Insights & Advice

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Halloween could be the holiday test case

As October begins, mountains of candy have become a fixture in every store and supermarket. Halloween is the first in a series of fall-into-winter holidays. The candy companies are hoping it’s going to be business as usual this year, but that depends on who comes to your door.

Whether it is trick-or-treating or costume parties, no one wants a visit from this year’s most fearsome of monster—the coronavirus. Worried parents wonder if this unwanted guest will be hiding among those candy wrappers, or in the noses, hands and mouths of excited children (or the parents and guardians accompanying them). Will one cough undo months of masks and safe spacing?

The Center for Disease Control (CDC) has already issued medical guidelines that label all the traditional Halloween behavior patterns as “high risk” activities.

That means no door-to-door activities, indoor parties, hayrides, visits to haunted houses, or rural fall festivals. The CDC gives alternative suggestions, which center on an immediate family night with a Halloween theme, such as carving pumpkins, or virtual costume parties with your children and their friends.

“But it just won’t be the same,” lamented one mother to me.

While that may be true, it doesn’t seem to have deterred consumers from stocking up on candy. U.S. sales of Halloween candy are up 13% from this time last year, according to the National Confectioners Association. Chocolate candy is up 25%. Usually, we would expect to see a single digit increase at best.

That is a hopeful development for candy companies that depend on the 10-week period surrounding Halloween for as much as 14% of yearly revenues.  Halloween is the biggest holiday of the year in this $36 billion industry, followed by Christmas and Easter, with Valentine’s Day trailing in fourth place. Overall, however, the National Retail Federation expects consumer Halloween spending to decrease about 8%, even if those who do decide to celebrate are expected to spend 6% more on average.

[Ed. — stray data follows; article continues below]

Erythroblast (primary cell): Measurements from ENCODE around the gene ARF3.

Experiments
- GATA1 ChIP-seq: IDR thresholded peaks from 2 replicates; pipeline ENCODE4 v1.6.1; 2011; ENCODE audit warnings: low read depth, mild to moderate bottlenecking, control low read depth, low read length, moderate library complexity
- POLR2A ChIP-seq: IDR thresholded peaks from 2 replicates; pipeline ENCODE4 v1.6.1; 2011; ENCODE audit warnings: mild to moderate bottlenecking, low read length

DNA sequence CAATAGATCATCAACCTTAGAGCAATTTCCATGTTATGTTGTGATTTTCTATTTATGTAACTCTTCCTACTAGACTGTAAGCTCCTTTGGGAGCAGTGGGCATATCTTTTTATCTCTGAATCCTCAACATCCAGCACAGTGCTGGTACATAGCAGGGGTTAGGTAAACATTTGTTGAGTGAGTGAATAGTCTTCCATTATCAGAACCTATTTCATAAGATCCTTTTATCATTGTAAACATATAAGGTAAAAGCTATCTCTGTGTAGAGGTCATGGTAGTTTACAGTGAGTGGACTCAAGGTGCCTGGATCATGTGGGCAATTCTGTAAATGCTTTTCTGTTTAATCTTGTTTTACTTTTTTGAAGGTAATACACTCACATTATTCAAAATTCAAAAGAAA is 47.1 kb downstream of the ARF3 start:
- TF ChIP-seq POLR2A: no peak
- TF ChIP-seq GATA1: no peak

Is this increased candy consumption in September a sign that consumers are planning to disregard the CDC’s warnings? And, if so, would that potentially create a nationwide, coronavirus super spreader event? Not necessarily.

Brach’s, the maker of Candy Corn, thinks it could be because the candy-selling season started three months earlier this year. Consumers, with many activities curtailed and with more money in their pockets as a result, may be splurging on candy, which is far cheaper than going out to a restaurant, and simply using Halloween as an excuse to indulge. The real test will be in the last two weeks of October when companies such as Mars Wrigley’s, usually chalk up as much as 55% of their total Halloween candy sales.

A market research company, Numerator, which surveyed 2,000 consumers at the beginning of August, found that more than half of the respondents planned to buy less candy this year than normal. The uncertainty of the turnout for trick-or-treating due to COVID-19 evidently had some consumers planning for less of a celebration.

In response to the uncertainty, candy companies have both reduced, as well as re-sized, their candy bags. Smaller bags that can be used for everyday consumption, but can still be sold after the holiday, is another way some companies are hedging their bets. Candy companies are also getting creative while working with the CDC guidelines to come up with interesting and unique ways that families can celebrate the holiday and still stay safe. Just peruse their websites for some alternative ideas, some of which are pretty imaginative.

Communities across the nation are also coming up with good ideas. In my own town, Downtown Pittsfield, Inc. is holding a trick-or-trunk event on October 15, which involves the community coming together in a parking lot so that the children can safely trick-or-treat out of the decorated trunks of their cars. The candy is then quarantined for two weeks and available by Halloween.

In the end, it comes down to the kids, doesn’t it? As we all know, children are having a tough time of it during this health crisis. They are out of school and away from their friends. Most of the day, they are glued to their computers, sometimes for hours at a time. There are no after-school activities, no sports, and even going outside has become a controlled activity. Most of this year has been a big downer. Are we also going to disappoint them on Halloween, or will we be able to find new and joyful ways of celebrating, despite the crisis we are suffering? I’m betting we will.

 

 

 

 

 

 

 

 

Posted in BMM Articles, General Interest, Market & Economic OverviewTagged